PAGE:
In one of our Kentucky contracts, it also states that all inspections must be ordered and paid for by the Buyer, and that the Seller must provide reasonable access to the property to perform inspections. Interestingly, the Kentucky contract focuses heavily on removing any responsibility from the Realtor(s) during the inspection process. I hadn’t noticed that nuance before, and now I’m curious how much has gone wrong in Kentucky that there are several sentences along the lines of “The parties hereto release the above Realtors and real estate companies from, and waive, any and all claims arising out of or connected with any services or products provided by any vendor.”
The Kentucky contract’s home inspection contingency is as follows. “The BUYER hereby agrees that he/she has inspected the property and hereby accepts the property and its improvements in its present “AS-IS” condition; with no warranties, expressed or implied, by SELLER and/or Realtors. BUYER may have the property inspected and may declare the contract null and void, with earnest money returned to the BUYER, by notifying SELLER or SELLER’s agent in writing within 15 days from contract acceptance. Failure to have inspection and notify SELLER or SELLER’s agent in writing within said time shall constitute a waiver of this inspection clause and an acceptance of the property in its “as-is” condition. The time frame established in this paragraph is an absolute deadline.”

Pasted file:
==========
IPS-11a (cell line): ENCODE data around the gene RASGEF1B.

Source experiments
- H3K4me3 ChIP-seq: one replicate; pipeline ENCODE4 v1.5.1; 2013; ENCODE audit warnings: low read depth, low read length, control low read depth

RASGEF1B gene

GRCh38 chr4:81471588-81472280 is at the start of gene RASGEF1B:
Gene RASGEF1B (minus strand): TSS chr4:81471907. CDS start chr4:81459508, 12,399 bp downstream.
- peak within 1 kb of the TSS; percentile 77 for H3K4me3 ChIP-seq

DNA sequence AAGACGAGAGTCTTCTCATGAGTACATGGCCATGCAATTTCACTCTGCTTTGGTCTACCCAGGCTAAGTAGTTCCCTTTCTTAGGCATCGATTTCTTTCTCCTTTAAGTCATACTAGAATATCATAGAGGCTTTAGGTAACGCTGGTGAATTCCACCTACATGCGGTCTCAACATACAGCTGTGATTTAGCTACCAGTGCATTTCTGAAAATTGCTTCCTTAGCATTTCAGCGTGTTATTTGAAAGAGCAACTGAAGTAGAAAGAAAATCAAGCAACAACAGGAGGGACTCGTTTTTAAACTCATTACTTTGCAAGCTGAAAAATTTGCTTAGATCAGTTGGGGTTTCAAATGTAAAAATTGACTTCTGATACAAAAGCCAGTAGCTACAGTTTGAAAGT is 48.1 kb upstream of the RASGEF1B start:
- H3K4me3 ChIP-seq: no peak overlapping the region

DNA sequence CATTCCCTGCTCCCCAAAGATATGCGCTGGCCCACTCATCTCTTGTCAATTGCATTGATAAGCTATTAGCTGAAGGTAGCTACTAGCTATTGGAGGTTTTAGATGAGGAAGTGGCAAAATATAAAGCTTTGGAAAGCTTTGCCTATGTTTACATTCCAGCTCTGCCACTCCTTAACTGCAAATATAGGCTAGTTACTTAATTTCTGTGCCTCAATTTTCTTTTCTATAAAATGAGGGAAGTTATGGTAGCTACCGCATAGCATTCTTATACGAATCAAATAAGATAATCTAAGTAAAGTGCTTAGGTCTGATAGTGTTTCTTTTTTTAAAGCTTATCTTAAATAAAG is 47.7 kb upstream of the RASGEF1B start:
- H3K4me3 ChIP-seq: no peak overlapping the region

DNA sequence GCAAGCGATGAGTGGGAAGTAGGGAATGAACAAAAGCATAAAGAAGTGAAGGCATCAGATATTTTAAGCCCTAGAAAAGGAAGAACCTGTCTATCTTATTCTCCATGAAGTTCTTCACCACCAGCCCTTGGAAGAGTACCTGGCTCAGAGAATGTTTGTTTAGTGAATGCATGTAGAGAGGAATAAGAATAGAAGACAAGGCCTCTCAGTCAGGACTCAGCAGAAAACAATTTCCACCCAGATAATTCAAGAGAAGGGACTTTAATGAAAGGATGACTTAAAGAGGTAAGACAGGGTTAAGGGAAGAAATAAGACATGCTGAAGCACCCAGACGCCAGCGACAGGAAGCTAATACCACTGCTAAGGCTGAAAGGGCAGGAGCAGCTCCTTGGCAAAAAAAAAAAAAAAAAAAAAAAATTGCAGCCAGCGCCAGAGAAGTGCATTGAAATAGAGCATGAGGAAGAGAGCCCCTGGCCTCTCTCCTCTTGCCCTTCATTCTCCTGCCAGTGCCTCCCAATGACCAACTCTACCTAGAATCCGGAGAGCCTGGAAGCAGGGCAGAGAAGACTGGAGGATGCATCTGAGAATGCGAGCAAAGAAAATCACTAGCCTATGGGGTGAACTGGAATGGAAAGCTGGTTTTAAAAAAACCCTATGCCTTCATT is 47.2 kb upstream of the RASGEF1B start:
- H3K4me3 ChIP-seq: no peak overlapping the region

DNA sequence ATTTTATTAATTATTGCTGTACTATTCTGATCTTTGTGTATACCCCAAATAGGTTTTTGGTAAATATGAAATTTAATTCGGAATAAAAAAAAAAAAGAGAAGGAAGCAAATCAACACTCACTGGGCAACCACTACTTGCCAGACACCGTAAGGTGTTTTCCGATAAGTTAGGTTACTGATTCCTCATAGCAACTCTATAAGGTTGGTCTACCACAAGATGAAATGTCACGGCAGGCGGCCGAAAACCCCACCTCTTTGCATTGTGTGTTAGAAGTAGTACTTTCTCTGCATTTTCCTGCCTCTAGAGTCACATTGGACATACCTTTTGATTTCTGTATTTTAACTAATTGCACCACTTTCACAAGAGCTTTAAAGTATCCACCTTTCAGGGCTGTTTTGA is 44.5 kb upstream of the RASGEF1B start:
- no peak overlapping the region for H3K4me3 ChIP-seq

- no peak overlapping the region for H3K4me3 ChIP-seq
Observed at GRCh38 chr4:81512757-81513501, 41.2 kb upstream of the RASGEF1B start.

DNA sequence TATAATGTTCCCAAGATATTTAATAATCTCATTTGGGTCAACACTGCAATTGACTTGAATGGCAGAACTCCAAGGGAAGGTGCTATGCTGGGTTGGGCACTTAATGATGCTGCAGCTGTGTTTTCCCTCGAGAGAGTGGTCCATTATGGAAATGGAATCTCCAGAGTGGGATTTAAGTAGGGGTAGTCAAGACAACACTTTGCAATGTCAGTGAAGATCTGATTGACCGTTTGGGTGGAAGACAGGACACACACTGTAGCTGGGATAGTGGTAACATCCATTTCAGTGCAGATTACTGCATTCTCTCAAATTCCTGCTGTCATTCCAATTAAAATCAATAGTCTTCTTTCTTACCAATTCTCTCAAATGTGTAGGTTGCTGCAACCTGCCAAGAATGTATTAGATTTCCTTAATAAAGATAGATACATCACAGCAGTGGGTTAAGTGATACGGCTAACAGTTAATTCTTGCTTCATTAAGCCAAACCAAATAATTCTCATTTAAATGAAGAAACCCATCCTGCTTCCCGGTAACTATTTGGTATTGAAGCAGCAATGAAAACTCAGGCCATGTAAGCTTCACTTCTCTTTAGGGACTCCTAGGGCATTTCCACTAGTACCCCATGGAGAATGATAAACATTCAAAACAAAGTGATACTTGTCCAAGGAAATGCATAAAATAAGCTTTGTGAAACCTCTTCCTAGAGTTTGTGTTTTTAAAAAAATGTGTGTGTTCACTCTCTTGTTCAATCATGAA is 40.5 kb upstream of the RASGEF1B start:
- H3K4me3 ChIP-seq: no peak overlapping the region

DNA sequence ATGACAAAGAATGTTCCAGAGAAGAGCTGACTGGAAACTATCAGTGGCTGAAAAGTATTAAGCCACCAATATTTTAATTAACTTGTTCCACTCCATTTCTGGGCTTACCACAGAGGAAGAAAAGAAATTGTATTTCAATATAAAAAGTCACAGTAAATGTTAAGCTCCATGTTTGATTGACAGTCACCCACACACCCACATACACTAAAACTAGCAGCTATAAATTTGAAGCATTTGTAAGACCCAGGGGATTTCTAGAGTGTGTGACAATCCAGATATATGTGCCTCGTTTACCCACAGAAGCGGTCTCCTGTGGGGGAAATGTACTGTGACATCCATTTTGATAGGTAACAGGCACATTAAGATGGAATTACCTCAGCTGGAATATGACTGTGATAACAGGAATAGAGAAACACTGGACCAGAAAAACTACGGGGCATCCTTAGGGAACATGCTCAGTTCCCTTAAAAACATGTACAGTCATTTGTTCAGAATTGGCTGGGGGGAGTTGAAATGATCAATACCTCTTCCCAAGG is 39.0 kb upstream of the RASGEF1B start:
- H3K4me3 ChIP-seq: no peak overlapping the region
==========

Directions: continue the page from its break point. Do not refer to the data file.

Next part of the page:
I’ll say it again: I applaud Virginia’s plain language use in their contract templates. While the home inspection clause is lengthy in Virginia’s template, it’s written in an easy way to read and understand, unlike this Kentucky paragraph. I’ve also read New York’s template, and it’s even more painful to read and is written in legal jargon.
Quick aside. Virginia is a “buyer beware” state. This means that the seller does not have to disclose anything about the condition of the property to you. Whereas Kentucky requires the seller to fill out a form that identifies all known issues. Know the requirements where you’re purchasing/selling.